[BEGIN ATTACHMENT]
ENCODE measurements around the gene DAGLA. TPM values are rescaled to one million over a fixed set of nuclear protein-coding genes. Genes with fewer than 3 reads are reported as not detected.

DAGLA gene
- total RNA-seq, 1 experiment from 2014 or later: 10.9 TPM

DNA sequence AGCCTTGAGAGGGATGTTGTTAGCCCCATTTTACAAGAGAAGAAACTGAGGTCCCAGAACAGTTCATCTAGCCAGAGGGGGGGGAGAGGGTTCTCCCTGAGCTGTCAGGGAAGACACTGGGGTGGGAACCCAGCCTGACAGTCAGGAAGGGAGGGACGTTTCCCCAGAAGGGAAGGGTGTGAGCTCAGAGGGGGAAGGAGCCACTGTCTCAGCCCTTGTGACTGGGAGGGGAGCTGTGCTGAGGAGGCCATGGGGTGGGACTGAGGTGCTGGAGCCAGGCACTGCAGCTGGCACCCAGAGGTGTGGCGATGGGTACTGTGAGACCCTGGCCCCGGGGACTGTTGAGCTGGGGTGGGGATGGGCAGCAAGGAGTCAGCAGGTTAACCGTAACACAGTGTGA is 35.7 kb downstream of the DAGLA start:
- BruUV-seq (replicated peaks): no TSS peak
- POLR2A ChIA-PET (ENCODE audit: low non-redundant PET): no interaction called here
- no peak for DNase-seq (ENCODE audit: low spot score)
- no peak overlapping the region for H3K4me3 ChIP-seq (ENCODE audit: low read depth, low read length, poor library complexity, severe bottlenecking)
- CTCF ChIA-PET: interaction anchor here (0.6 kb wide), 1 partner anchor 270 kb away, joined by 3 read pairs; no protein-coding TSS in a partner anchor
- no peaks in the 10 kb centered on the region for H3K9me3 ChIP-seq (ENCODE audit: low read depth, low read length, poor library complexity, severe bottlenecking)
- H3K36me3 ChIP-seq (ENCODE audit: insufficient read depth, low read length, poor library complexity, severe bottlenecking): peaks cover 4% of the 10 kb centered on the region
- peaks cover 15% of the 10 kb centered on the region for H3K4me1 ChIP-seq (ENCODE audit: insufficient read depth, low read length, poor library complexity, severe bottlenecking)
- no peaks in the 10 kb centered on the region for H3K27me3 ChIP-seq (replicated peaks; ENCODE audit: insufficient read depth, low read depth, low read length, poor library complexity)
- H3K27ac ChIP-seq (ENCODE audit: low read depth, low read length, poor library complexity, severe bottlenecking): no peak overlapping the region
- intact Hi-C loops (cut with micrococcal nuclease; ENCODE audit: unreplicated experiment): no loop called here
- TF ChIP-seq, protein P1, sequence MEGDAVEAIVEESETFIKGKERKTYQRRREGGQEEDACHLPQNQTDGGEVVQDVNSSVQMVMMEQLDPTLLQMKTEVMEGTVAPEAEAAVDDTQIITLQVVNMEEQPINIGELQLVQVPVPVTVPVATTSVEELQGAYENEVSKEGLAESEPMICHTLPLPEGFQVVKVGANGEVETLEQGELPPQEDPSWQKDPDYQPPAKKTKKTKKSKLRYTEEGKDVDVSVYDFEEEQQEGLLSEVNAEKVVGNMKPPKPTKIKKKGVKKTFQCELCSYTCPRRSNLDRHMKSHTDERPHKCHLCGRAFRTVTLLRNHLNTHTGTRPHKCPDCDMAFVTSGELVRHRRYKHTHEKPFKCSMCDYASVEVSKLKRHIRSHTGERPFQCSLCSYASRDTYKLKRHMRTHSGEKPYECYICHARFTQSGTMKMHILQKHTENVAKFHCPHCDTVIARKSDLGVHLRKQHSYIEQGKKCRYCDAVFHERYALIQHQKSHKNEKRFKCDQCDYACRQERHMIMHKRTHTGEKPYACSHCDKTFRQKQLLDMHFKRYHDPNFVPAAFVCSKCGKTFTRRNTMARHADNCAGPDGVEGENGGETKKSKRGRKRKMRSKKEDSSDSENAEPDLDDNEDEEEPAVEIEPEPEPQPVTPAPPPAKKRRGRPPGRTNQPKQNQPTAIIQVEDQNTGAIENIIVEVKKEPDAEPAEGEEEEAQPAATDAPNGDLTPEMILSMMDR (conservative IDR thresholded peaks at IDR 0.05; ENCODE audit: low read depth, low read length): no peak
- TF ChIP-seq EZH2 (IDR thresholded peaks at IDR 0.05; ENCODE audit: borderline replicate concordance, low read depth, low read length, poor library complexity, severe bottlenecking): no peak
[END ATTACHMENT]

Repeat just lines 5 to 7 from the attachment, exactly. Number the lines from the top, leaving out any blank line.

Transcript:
- BruUV-seq (replicated peaks): no TSS peak
- POLR2A ChIA-PET (ENCODE audit: low non-redundant PET): no interaction called here
- no peak for DNase-seq (ENCODE audit: low spot score)